Nicely put.

Did you see that embarrassing scene last year, as Herr Schulz, newly inserted into the position of president of Parliament, publicly thanked some anonymous dude for having run such a tight electoral race against him?

It was forced and painful.

It had been decided about 3 years prior to his insertion that Schulz was going to be the next "President"; it was his party's turn to fill the spot.

So many lies.

So much deception.

Adrien Beauduin's picture

I think it's a great idea. If they don't broadcast it live, then they can just put subtitles for all the official languages and there won't be much of a problem.

People should go to the USA and listen to everyone complaining about "Washington", "those fat cats in Washington", etc etc. Maybe they would realize that Brussels is the same kind of scapegoat people use everywhere, whether it's their capital or something else.

Barry Davies's picture

There is a vital difference Adrien, the people get to elect the President of the United states, and the debate goes on for an extended amount of time, this is someone who will be given the position with no mandate whatsoever from the people, it is a case of pretending there is a smidgin of democracy and people outside the eussr will believe it is democratic. Overall it is a complete waste of time, because no one will be bothered to waste a part of their life listening to something they have no control over.

Adrien Beauduin's picture

If the president of the Commission is the head of the winning party, then yes, he is given a clear democratic mandate. He also has to be approved by the EP, which has been elected by Europeans.

If people don't get interested, don't read political programmes and don't see that these elections matter, they shouldn't complain afterwards.

It's true you can't change the EU with your single vote, but so it is in all larger countries.

Barry Davies's picture

The president of the commission is not the head of the winning party, he was not elected so he couldn't be the head Adrien, please try to learn some facts before you post stuff as truth.

The ep rubber stamps the president who then puts forewords his choices for the positions, which it again rubber stamps, usually these posts were decided before the ep got elected.

You can't change anything if you don't get a vote, and the only body that you can vote for in the eussr is the toothless EP so not surprisingly most people can't be bothered, as shown by the very low poor turnouts at every election compared to national elections and even local elections which more people have a real interest in.

Richard's picture

The whole thing about the "Presdiential Debate" is a facile attempt to make the voters believe that Europe is somehow like the USA - in other words, a single nation state with a President as head of that state who is elected by direct universal suffrage.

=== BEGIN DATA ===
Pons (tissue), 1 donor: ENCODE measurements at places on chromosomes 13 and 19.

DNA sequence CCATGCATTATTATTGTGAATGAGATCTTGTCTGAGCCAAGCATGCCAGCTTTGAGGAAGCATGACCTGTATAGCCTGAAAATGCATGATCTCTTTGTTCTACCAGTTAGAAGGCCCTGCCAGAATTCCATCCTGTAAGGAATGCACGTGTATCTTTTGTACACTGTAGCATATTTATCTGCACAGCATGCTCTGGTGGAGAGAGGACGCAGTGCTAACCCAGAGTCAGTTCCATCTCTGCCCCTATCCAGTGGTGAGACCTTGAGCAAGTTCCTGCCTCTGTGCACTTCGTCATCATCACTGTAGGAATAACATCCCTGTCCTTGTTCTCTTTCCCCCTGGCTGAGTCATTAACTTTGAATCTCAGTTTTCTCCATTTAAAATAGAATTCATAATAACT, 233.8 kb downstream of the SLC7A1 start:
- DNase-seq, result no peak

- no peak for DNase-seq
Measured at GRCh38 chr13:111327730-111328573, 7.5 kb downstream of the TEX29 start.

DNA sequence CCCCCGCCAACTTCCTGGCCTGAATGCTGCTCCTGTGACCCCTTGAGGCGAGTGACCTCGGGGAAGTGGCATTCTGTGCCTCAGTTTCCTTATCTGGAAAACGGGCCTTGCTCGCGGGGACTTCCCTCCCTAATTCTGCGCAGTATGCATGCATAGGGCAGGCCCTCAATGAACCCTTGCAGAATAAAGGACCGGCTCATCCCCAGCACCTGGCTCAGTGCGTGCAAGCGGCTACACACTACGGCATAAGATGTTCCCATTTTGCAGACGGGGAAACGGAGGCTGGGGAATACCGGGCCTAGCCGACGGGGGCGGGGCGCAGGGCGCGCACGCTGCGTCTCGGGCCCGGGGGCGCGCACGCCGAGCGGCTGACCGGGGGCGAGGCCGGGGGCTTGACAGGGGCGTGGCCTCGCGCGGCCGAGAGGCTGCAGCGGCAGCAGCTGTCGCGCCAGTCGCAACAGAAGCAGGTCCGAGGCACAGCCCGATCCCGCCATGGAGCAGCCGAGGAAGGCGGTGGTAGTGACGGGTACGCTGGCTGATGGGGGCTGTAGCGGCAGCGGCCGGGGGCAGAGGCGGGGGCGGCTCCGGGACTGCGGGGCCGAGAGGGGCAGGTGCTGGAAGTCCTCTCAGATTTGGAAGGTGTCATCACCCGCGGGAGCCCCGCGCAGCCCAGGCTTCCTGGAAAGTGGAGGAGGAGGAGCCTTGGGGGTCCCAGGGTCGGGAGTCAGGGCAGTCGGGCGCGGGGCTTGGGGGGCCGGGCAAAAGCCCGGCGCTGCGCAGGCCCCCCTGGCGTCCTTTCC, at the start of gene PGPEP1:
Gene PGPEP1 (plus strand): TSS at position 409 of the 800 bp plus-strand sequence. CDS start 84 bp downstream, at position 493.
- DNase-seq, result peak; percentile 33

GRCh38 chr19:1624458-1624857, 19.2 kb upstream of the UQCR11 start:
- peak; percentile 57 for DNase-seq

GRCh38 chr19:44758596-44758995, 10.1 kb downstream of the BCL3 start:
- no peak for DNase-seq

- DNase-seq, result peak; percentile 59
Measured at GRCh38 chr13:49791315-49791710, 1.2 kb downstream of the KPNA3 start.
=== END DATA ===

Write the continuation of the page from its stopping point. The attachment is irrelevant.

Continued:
For the federalists who yearn after a country called Europe and someone called Mr President of Europe, this is just an attempt to create a facade.

It's all a sham though - there is no country called Europe, and the "President" is just the head of the civil service.

Even if people bother to watch these so-called "Presdiental" debates they might think "hey, I like this guy, how do I vote for him?" - in which case they'll be disappointed, because they can't.

In any case, I really don't see why it's necessary - the European Commission exists to police the Treaties; in other words to enforce existing legislation and propose new legislation to see that Treaty obligations are met. They are in other words civil servants.

So they should be politically neutral and at most should be enacting policies that are set by elected governments. They shouldn;t be setting the political agenda at all. That's not what they are there for and quite rightly since they don't answer to the electorate.

So all this stuff is just so much window dressing, a sort of sham and pale copy of what the USA does because some people want to pretend that their vision of a US of E not only has a chance of coming into being, but already has.

They also, I think, are quite desperate to convince voters that by pretending it already exists, it may somehow be created.

In these dbates the candidates are all cut from the same cloth - they are all arch federalists and thus completely at odds with the electorate. Even if you could vote for them, who do you vote for if you don't want "more Europe"? The message would be "vote any way you want and get the same".

They are all carefuly chosen from the European Parliament ivory tower which is filled with people divorced from any kind of reality.

Of course, they choose people who all want "more Europe" because "more Europe" invariably translates to "more power for the European Parliament". Parliaments very rarely act in a way that lessens their own power.

You only have to look at the way the EP choses it's own head - it is all fixed without any pretense that the job will not alternate between two parties depending on whoever has their turn next. The idea that any sort of campaign is fought or that the outcome is in any way not pre-determined is laughable.

albion's picture

To Adrienne:

The EUSSR is not a country.

Eleanor's picture

The EUSSR is not a country. -

True, and EU institutions should serve the countries that are EU member states.

Barry Davies's picture

What people think they do and what they actually do is two very different stories, they serve themselves the commission is literally above the law not only whilst in office but after they have left for life.